Current receipts from HECS and PELS, then, provide relatively robust estimates of the cost of both abolishing these fees for future education services and forgoing outstanding debt. If the government were only to abolish fees for future courses the initial cost would fall below these estimates. However, the annual cost would increase over time as old debts were paid off and as no new debts were created. Eventually annual expenditure should converge to the same level.

In addition, in 2002, Australian universities received just under $228 million in fees from Australian postgraduate students who paid upfront and $70 million from full fee paying Australian undergraduate students (DEST 2003, p. 12). A government wishing to provide free education may wish to also eliminate these fees. Depending on the approach taken, the cost to the Commonwealth in the first year could be as little as $300 million, or as much as $1.5 billion, although in future years any plan would tend towards the higher figure.


Even if fees were abolished, we might still be concerned that the purpose of free education had not yet been achieved, because the quality of the education was not sufficiently high, or because access remained too restricted. My estimate of the cost of abolishing fees is based on an assumption that government funding stays at its current level, other than the government replacing the contribution currently made by students. However, we may wish to increase the government’s contribution, either by increasing the number of university places it funds, by increasing the rate at which current positions are funded (a proxy for quality), or a combination of both.

Universities are currently funded through a base operating grant. The current grant is supposed to fully cover the costs of teaching but not research. The figure is based on the previous year’s figure for the same institution, adjusted for changes in enrolments and cost increases. Under recent changes made as part of the Nelson Review, a new formula will now be used to calculate this funding. However, the magnitude of the funding has not changed significantly (National Tertiary Education Union 2003, p. 20).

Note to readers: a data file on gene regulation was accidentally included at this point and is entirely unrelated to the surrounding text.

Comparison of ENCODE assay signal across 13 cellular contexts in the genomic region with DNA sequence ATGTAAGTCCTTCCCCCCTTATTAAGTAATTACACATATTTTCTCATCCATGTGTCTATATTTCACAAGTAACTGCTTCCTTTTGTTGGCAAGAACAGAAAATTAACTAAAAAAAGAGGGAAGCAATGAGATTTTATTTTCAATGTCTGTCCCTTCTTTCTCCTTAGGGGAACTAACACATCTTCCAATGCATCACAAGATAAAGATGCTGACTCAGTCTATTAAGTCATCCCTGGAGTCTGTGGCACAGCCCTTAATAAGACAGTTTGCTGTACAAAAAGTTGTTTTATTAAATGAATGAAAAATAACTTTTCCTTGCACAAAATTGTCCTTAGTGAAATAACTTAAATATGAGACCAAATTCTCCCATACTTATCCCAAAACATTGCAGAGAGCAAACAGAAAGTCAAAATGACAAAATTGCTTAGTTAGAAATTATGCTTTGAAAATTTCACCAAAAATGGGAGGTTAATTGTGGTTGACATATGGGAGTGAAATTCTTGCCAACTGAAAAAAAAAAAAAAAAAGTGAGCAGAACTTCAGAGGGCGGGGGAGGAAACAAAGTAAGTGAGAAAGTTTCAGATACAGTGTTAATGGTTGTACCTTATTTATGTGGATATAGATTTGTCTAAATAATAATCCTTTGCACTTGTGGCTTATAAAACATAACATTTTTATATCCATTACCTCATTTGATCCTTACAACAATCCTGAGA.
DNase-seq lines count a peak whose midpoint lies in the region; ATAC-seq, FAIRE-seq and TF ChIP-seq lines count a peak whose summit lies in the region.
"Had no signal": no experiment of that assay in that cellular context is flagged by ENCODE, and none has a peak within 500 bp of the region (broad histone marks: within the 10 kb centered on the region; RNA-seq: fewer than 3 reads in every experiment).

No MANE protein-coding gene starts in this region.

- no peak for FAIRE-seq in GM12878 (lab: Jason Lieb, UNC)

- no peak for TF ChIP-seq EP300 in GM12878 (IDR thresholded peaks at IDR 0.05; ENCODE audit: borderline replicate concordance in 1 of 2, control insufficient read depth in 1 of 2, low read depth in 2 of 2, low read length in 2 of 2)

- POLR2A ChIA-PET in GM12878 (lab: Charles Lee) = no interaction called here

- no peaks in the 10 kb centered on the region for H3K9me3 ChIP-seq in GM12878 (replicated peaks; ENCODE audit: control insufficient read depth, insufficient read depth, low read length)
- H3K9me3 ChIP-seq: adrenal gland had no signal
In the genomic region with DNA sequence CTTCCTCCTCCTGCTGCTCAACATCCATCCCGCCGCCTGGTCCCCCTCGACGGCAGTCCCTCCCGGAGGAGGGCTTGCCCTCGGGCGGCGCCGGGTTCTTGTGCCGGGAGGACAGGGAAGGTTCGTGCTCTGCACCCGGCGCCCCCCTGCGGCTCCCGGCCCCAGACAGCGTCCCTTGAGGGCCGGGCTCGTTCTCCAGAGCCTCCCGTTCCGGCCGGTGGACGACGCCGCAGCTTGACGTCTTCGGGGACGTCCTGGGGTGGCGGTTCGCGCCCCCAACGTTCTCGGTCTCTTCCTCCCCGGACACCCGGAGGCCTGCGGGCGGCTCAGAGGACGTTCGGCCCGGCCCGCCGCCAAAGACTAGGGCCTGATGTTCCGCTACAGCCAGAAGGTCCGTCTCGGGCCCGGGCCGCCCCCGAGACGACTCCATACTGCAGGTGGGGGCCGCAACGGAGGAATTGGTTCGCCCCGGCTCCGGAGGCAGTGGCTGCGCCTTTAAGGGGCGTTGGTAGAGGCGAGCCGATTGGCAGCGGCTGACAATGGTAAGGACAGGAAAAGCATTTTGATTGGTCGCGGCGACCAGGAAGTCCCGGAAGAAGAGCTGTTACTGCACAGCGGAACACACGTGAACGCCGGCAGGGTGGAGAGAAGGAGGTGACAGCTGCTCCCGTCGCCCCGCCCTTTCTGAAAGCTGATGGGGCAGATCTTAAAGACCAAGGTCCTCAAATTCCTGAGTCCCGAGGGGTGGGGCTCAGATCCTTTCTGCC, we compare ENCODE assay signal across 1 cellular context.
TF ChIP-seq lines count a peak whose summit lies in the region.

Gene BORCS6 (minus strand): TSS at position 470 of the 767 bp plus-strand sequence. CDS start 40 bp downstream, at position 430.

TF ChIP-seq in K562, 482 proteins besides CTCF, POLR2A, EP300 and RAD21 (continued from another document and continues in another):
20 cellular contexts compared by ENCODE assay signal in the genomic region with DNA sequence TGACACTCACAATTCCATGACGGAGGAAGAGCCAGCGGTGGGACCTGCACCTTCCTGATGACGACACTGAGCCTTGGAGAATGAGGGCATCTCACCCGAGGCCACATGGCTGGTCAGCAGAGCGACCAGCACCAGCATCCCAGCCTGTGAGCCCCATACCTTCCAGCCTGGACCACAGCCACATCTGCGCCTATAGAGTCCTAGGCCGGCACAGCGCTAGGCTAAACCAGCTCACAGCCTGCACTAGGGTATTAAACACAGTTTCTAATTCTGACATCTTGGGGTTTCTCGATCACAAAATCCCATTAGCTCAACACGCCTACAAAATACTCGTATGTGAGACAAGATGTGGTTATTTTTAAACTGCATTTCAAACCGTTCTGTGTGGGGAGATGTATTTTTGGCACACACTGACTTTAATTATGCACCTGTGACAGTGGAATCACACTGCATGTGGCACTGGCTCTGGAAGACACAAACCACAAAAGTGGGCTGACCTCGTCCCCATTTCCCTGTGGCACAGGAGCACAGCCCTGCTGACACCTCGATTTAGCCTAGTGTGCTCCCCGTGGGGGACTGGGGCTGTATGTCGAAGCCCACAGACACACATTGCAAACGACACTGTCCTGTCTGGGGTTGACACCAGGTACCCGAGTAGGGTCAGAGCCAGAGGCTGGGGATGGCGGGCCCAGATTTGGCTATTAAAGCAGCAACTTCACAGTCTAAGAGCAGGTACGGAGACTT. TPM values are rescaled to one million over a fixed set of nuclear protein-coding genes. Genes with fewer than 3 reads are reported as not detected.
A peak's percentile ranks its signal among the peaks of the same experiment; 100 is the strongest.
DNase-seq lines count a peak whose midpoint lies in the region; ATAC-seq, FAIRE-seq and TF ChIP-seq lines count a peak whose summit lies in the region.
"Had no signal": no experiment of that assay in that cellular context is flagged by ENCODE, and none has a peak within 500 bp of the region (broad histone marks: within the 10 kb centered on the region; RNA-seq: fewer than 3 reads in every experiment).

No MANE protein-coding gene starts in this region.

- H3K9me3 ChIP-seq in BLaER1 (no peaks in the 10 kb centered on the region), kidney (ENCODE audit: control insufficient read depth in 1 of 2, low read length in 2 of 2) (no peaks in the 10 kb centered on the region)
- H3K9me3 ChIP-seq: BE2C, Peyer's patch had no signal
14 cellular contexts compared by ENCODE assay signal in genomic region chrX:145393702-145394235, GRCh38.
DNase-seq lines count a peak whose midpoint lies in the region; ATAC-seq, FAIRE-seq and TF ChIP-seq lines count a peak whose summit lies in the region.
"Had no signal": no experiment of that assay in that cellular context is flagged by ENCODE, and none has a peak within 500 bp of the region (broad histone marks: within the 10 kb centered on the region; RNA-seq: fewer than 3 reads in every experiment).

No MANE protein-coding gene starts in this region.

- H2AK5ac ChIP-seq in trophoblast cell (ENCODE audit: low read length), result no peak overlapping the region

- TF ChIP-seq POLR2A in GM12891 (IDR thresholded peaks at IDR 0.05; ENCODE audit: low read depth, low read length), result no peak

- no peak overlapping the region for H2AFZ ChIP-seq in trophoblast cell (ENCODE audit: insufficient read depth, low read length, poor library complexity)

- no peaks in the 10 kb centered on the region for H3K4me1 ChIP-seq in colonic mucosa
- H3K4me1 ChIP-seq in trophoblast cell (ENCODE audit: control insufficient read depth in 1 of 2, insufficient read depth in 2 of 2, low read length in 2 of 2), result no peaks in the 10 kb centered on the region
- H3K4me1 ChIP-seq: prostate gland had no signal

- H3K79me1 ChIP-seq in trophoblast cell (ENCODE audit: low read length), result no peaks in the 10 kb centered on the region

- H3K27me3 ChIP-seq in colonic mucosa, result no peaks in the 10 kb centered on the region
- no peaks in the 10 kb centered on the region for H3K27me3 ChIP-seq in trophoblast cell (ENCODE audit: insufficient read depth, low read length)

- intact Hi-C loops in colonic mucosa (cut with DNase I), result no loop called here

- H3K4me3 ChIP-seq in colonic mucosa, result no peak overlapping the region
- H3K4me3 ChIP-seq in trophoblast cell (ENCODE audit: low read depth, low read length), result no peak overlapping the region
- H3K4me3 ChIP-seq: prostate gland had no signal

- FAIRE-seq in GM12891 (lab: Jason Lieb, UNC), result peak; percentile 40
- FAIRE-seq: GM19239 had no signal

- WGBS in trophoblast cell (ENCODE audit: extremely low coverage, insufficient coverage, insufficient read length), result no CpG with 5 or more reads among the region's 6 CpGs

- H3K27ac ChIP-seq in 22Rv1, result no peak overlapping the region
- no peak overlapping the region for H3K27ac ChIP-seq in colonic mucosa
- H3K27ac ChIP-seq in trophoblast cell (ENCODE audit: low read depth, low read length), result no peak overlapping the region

The AVCC has argued that funding per student needs to increase by $1,200
by 2007.

Funding per student embodied in the base operating grants has varied significantly between institutions and courses. The relativities also change from year to year as targeted government initiatives increase funding to particular priority areas (see, for example, Department of Education, Science and Training 2004, pp. 51–5). Because of this, using an average figure (that is the total operating grants divided by total fully funded, full-time equivalent student places) is somewhat hazardous. However, again, I think these complications are unlikely to affect significantly the order of magnitude of the amount involved. Given these limitations, Department figures for 2004 show total operating grants of $4.78 billion. This funded slightly fewer than 400,000 student places (Department of Education, Science and Training 2004, p. 55), which works out at just over $12,000 per full-time equivalent student place.

The Australian Vice Chancellor’s Committee (AVCC) has argued that funding per student needs to increase by $1,200 by 2007 (2003a). This would mean an annual addition to the bill of approximately $480 million. Applying the same logic as above, a government wishing to abolish full fee paying domestic places may also need to increase funding for these places, bringing the annual extra funding required to increase the quality of higher education to $600 million (based on a total domestic student population of 500,000 (Australian Vice Chancellor’s Committee 2003b)).